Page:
Most Read Food Art Local Music Best Nonlocal Grab Bag Books Movies Drink

Flight Behavior, by Barbara Kingsolver. This novel is such a good read, funny, generous, unpredictable, that it took me a while to realize how stunningly intelligent and brave it is. It talks about "global warming" the way Uncle Tom's Cabin talked about slavery—not as some abstract problem, but as what's going on right now—what we are doing. Beautiful, and tremendous.

—Ursula K. Le Guin, author of the Earthsea and Hainish fantasy series

On tour this summer, driving the vast empty landscapes of the Western United States, I listened to War and Peace by Leo Tolstoy—downloaded from and read by the English actor Neville Jason. I have never felt so ensnared in the architecture of a book. But—on an entirely different stylistic note—I just finished local writer Michael Heald's Goodbye to the Nervous Apprehension. It's absolutely terrific! 

—Pauls Toutonghi, author of Evel Knievel Days

I read Sheila Heti's How Should a Person Be? on the bus to Vancouver, B.C. Somewhere around Olympia I realized that if I couldn't pace myself I'd finish it before the border. Fuck it, I yelled at the Tacoma Dome, and opened the book back up. It turned me on, it turned me off, it challenged everything I thought I knew about women and nonfiction.

—Michael Heald, author of Goodbye to the Nervous Apprehension

State of Wonder, by Ann Patchett. Patchett has a penchant for dragging her readers into hell—beautiful, emotional hell. Mirroring the tale of Orpheus and Eurydice, her State of Wonder takes pharmaceutical researcher Marina Singh to the Amazon to retrieve her missing co-worker. The results are tragic, fascinating and truly wondrous. 

—Penelope Bass, WW books page editor

Coeur de Lion, by Ariana Reines. An epistolary book full of startling moments and bare-ass naked truth by a rising star of poetry. It's actually kind of shocking, the way it unfolds its raunchy, sexy, angry, confessional beauty.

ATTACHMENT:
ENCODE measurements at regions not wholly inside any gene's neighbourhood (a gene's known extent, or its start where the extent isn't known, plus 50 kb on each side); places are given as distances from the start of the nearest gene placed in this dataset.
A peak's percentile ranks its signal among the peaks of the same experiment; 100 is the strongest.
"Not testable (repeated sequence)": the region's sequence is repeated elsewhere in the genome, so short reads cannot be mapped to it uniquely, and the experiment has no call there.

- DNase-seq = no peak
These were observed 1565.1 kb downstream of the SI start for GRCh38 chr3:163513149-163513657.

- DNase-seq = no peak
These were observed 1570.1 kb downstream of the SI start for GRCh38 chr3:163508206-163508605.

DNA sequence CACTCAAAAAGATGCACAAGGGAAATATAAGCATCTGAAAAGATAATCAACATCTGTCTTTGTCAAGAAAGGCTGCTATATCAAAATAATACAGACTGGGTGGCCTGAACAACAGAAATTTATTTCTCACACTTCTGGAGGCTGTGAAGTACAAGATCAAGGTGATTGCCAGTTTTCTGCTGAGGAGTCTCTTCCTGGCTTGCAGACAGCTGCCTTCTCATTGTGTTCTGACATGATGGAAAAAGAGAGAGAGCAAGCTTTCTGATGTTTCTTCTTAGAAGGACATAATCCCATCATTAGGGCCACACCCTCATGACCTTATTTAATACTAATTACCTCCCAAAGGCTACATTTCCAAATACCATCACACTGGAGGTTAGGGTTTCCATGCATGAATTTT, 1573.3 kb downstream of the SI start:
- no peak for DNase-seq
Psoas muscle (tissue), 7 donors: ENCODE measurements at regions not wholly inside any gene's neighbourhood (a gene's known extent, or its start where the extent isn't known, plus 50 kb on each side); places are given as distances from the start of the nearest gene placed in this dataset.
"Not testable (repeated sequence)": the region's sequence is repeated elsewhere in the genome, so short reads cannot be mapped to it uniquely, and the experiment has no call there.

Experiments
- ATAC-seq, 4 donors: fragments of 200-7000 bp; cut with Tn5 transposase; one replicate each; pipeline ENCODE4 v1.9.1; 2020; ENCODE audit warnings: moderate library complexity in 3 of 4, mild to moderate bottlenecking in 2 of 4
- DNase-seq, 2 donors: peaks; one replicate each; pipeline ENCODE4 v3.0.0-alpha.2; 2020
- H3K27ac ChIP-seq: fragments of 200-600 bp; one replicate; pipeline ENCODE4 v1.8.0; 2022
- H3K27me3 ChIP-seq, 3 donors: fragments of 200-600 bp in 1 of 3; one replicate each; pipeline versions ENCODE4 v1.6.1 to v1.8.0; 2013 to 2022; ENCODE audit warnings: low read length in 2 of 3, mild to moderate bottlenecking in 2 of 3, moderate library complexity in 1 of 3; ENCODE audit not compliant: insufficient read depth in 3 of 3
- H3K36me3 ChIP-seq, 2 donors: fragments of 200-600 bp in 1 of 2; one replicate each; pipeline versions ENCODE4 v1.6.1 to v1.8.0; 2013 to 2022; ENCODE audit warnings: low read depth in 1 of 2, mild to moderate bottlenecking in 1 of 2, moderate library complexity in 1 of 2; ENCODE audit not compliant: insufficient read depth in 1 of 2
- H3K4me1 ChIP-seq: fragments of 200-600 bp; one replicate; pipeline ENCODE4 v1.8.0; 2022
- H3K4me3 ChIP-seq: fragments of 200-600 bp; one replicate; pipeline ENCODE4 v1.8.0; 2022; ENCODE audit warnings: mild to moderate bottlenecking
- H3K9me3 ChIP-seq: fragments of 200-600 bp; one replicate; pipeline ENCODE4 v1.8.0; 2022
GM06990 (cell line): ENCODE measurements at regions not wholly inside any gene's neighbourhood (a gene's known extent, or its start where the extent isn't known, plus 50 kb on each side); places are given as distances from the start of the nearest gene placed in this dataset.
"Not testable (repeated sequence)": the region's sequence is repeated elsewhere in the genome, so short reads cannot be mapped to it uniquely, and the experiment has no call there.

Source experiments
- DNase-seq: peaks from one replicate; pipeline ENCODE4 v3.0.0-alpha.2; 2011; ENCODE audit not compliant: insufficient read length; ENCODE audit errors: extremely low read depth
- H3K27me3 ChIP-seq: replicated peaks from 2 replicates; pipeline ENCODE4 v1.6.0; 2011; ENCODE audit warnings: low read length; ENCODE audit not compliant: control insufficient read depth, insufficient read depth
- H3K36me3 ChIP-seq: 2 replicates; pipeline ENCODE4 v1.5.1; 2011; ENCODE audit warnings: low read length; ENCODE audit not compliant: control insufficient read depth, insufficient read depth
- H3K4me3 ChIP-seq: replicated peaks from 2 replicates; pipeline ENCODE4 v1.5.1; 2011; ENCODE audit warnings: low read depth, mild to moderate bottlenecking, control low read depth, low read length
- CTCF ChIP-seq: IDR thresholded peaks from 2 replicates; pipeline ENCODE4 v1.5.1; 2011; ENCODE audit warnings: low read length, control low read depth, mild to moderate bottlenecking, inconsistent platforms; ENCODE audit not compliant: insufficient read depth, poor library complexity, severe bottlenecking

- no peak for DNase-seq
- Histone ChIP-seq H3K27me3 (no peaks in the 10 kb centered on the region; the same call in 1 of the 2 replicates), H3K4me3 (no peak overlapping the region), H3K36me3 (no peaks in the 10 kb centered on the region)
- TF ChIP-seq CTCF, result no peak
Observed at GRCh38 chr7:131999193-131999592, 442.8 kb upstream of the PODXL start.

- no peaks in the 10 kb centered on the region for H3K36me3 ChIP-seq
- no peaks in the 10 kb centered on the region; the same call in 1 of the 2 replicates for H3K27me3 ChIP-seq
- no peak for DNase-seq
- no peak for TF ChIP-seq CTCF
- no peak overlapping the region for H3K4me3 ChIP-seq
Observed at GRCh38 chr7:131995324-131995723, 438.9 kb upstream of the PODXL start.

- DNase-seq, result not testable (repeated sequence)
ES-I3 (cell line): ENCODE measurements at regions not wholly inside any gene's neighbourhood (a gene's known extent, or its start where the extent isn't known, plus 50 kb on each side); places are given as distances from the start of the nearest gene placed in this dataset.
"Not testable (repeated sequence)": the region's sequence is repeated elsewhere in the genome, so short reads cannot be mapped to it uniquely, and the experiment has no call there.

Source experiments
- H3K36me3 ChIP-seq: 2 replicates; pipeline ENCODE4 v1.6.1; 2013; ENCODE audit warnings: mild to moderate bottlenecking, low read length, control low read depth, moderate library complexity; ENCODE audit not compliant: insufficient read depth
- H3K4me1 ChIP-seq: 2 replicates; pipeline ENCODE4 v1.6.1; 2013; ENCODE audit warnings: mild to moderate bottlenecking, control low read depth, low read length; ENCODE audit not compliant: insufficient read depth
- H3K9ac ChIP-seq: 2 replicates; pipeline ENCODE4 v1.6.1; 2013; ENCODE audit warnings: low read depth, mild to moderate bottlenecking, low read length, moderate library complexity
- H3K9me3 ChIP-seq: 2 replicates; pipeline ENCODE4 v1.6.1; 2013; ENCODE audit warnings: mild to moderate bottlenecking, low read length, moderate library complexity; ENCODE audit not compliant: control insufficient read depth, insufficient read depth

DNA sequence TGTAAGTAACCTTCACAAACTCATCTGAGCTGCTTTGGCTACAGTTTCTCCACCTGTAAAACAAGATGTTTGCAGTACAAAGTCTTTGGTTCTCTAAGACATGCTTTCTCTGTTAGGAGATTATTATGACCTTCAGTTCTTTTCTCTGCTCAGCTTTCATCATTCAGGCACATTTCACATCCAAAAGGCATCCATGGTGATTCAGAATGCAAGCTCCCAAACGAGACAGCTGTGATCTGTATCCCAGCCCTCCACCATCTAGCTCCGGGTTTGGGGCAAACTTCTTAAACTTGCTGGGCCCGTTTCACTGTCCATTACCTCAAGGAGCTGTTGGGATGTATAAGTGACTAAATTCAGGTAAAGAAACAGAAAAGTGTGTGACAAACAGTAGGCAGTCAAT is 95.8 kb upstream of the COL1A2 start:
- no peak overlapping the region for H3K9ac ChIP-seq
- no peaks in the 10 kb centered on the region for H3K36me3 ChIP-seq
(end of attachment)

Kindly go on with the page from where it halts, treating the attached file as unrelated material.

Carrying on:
—Kevin Sampsell, author of A Common Pornography

The book that was my steadfast companion in 2012 was David Lynch's Catching the Big Fish. It was wonderful encouragement for my nascent meditation practice, a splendid (and splendidly succinct) memoir of an artist I admire, and served as the fascinating director's commentary to Twin Peaks.

—Viva Las Vegas, author of Magic Gardens: The Memoirs of Viva Las Vegas

Spitalfields Life: In the Midst of Life I Woke to Find Myself Living in an Old House Beside Brick Lane in the East End of London is a physically gorgeous book by an indefatigable blogger known only as "The Gentle Author," chronicling everything from a fourth-generation paper-bag seller to a freelance wheel truer—it's an absolute labor of love and curiosity.

—Paul Collins, author of Murder of the Century

Rain Dragon, by Jon Raymond. Raymond is one of those writers whose work I always enjoy. He's interested in interesting things. In this case he wrote a book about Oregon commune life, and it's told by a hapless first-person narrator. It's funny and thought provoking. 

—Arthur Bradford, author of Benny's Brigade and Dogwalker.

I haven't read any brand-, brand-new books this year, but two of the newest were both excellent and locally produced. Zazen, by Vanessa Veselka, is an incendiary portrait of a woman living out the radical ideals of late Liberalism with intense poetry and rage. And Ablutions, by Patrick deWitt, is a bilious romp through Los Angeles' dark hours guided by a narrator of true depravity and wit. 

—Jon Raymond, author of Rain Dragon and Livability.

One of my favorite books this year was also one of the smallest books I read. The End of Space, by Albert Goldbarth. This small bright planet of a book proves you don't need a hundred pages to make someone feel human and happy to be on earth."

—Matthew Dickman, author of Mayakovsky's Revolver and All-American Poem

If I had to pick one, I'd pick Carole Maso's Mother and Child. In the words of Emily Dickinson, it blew the top of my head off. Breaking all the rules that keep realism and surrealism separate from one another, the narrative, like the bond between mother and child, radically form, deform and reform being and knowing.

—Lidia Yuknavitch, author of Dora: A Headcase and The Chronology of Water.